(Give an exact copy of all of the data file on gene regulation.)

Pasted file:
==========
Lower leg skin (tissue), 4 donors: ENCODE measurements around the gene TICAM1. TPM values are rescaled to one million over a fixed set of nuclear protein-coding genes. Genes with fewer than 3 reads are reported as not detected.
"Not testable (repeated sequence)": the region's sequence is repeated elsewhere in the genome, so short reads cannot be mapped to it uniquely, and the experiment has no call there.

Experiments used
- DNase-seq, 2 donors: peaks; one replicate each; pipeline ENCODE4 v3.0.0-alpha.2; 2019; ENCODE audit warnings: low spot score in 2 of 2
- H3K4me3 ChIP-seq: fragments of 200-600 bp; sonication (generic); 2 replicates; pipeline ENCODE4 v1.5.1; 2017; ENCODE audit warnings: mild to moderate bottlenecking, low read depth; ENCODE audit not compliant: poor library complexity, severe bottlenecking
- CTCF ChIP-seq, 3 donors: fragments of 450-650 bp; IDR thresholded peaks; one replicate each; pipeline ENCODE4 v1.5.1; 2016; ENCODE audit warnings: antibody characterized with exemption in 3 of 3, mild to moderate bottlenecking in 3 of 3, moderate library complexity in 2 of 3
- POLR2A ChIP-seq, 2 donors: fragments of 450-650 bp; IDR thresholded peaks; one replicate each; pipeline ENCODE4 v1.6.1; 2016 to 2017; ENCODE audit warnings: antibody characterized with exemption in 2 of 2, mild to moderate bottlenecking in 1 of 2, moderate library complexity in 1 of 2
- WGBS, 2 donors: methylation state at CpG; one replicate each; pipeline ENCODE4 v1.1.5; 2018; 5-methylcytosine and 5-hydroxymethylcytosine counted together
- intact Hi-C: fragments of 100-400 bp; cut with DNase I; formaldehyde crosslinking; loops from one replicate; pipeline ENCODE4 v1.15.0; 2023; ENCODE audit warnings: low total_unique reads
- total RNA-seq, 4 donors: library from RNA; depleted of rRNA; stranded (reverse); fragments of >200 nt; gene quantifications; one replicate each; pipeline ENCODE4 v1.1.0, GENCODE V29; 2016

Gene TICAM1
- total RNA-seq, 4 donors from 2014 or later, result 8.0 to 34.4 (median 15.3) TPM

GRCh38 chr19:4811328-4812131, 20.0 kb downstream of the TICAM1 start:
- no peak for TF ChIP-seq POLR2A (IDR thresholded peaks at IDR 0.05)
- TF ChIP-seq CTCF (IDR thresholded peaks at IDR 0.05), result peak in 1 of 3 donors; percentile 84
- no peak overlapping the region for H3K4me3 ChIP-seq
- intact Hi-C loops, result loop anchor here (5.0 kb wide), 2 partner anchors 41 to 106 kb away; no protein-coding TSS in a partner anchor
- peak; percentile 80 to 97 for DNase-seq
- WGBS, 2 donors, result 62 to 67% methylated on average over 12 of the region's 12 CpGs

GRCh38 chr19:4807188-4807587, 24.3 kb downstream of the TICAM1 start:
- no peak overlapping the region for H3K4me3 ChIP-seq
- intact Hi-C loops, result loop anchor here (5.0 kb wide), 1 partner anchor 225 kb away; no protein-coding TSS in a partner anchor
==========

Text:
Lower leg skin (tissue), 4 donors: ENCODE measurements around the gene TICAM1. TPM values are rescaled to one million over a fixed set of nuclear protein-coding genes. Genes with fewer than 3 reads are reported as not detected.
"Not testable (repeated sequence)": the region's sequence is repeated elsewhere in the genome, so short reads cannot be mapped to it uniquely, and the experiment has no call there.

Experiments used
- DNase-seq, 2 donors: peaks; one replicate each; pipeline ENCODE4 v3.0.0-alpha.2; 2019; ENCODE audit warnings: low spot score in 2 of 2
- H3K4me3 ChIP-seq: fragments of 200-600 bp; sonication (generic); 2 replicates; pipeline ENCODE4 v1.5.1; 2017; ENCODE audit warnings: mild to moderate bottlenecking, low read depth; ENCODE audit not compliant: poor library complexity, severe bottlenecking
- CTCF ChIP-seq, 3 donors: fragments of 450-650 bp; IDR thresholded peaks; one replicate each; pipeline ENCODE4 v1.5.1; 2016; ENCODE audit warnings: antibody characterized with exemption in 3 of 3, mild to moderate bottlenecking in 3 of 3, moderate library complexity in 2 of 3
- POLR2A ChIP-seq, 2 donors: fragments of 450-650 bp; IDR thresholded peaks; one replicate each; pipeline ENCODE4 v1.6.1; 2016 to 2017; ENCODE audit warnings: antibody characterized with exemption in 2 of 2, mild to moderate bottlenecking in 1 of 2, moderate library complexity in 1 of 2
- WGBS, 2 donors: methylation state at CpG; one replicate each; pipeline ENCODE4 v1.1.5; 2018; 5-methylcytosine and 5-hydroxymethylcytosine counted together
- intact Hi-C: fragments of 100-400 bp; cut with DNase I; formaldehyde crosslinking; loops from one replicate; pipeline ENCODE4 v1.15.0; 2023; ENCODE audit warnings: low total_unique reads
- total RNA-seq, 4 donors: library from RNA; depleted of rRNA; stranded (reverse); fragments of >200 nt; gene quantifications; one replicate each; pipeline ENCODE4 v1.1.0, GENCODE V29; 2016

Gene TICAM1
- total RNA-seq, 4 donors from 2014 or later, result 8.0 to 34.4 (median 15.3) TPM

GRCh38 chr19:4811328-4812131, 20.0 kb downstream of the TICAM1 start:
- no peak for TF ChIP-seq POLR2A (IDR thresholded peaks at IDR 0.05)
- TF ChIP-seq CTCF (IDR thresholded peaks at IDR 0.05), result peak in 1 of 3 donors; percentile 84
- no peak overlapping the region for H3K4me3 ChIP-seq
- intact Hi-C loops, result loop anchor here (5.0 kb wide), 2 partner anchors 41 to 106 kb away; no protein-coding TSS in a partner anchor
- peak; percentile 80 to 97 for DNase-seq
- WGBS, 2 donors, result 62 to 67% methylated on average over 12 of the region's 12 CpGs

GRCh38 chr19:4807188-4807587, 24.3 kb downstream of the TICAM1 start:
- no peak overlapping the region for H3K4me3 ChIP-seq
- intact Hi-C loops, result loop anchor here (5.0 kb wide), 1 partner anchor 225 kb away; no protein-coding TSS in a partner anchor